Greece’s far left government has continued to battle over the months over aid for a reforms deal; they seem no closer to that much need last tranche of €7.2bn. As the major loan repayment looms, time is fast running out and yesterday the ECB vice president Vitor Constancio ruled out the possibility of a Grexit but not the prospect of a default from Athens. Suggestions yesterday from Greece were that it was getting nearer to an agreement with its creditors, which was swiftly denied. This uncertainty is set to remain as this turbulent time drags on.
The U.K. posted its second reading of growth domestic products (GDP) for Q1, with expectations for growth set to improve to 0.4%; the figure disappointed staying at 0.3%. Sterling lost little ground despite this coming out below economists forecasts. The economy still remains in expansion for the ninth straight quarter, the longest since 2008. Investment in business and consumer spending is the main driving force of this GDP, with the continued drag of Britain's trade holding back growth.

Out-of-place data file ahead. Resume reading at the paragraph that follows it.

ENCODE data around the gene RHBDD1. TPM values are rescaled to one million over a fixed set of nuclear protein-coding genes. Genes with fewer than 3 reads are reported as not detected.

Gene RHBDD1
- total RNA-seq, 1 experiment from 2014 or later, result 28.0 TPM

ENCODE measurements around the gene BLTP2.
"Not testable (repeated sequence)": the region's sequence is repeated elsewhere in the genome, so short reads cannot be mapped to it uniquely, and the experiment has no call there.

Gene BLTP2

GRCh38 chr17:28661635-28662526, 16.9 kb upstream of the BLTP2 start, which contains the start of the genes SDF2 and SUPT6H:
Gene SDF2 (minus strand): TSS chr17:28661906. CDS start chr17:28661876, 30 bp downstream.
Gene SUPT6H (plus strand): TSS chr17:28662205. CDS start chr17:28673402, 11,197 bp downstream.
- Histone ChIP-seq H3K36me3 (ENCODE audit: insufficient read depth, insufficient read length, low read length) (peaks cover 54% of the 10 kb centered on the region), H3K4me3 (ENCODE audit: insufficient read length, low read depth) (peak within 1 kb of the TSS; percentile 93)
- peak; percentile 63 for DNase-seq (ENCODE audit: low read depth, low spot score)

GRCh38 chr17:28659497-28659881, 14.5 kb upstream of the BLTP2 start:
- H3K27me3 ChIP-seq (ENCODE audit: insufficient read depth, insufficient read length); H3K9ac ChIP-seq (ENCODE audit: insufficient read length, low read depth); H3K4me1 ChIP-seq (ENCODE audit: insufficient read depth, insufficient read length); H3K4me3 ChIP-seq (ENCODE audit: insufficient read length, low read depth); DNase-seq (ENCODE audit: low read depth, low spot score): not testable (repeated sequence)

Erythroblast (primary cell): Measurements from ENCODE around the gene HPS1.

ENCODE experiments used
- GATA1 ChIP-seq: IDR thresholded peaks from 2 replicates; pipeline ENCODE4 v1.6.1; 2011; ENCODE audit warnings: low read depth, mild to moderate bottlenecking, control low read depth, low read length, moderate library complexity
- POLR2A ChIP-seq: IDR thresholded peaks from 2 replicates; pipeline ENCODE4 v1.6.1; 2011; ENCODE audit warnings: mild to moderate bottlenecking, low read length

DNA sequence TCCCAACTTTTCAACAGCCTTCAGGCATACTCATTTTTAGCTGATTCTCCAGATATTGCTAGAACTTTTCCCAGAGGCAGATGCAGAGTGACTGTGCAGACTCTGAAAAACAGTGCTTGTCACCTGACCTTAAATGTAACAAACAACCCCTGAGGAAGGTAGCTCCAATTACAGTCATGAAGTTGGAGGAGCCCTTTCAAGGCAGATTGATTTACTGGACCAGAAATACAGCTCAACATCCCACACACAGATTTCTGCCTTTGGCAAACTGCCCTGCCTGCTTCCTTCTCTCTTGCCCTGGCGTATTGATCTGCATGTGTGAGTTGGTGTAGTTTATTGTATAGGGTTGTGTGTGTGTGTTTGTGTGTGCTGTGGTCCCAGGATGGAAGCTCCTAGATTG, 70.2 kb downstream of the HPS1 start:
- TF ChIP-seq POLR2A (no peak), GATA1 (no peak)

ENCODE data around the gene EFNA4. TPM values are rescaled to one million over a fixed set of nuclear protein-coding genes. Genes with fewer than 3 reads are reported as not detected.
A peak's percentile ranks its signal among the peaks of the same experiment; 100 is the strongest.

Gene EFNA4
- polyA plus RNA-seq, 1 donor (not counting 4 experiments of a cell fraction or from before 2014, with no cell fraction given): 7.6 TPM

From across the pond, weekly jobless claims came out of the U.S. and missed market consensus rising by by 282,000. With the greenback being on the front foot all week this pared back a little of its gains seen earlier in the week. However later yesterday afternoon the monthly home sales figure shot up to a very bullish high of 3.4%, its highest level in nine years.
Today the headline figure will be on the U.S. releasing their second reading of Q1 GDP. The figure which is currently at 0.2% is expected to drop to an abysmal -0.8%. Is this figures comes out lower than this, we could see a very large drop in the Dollar.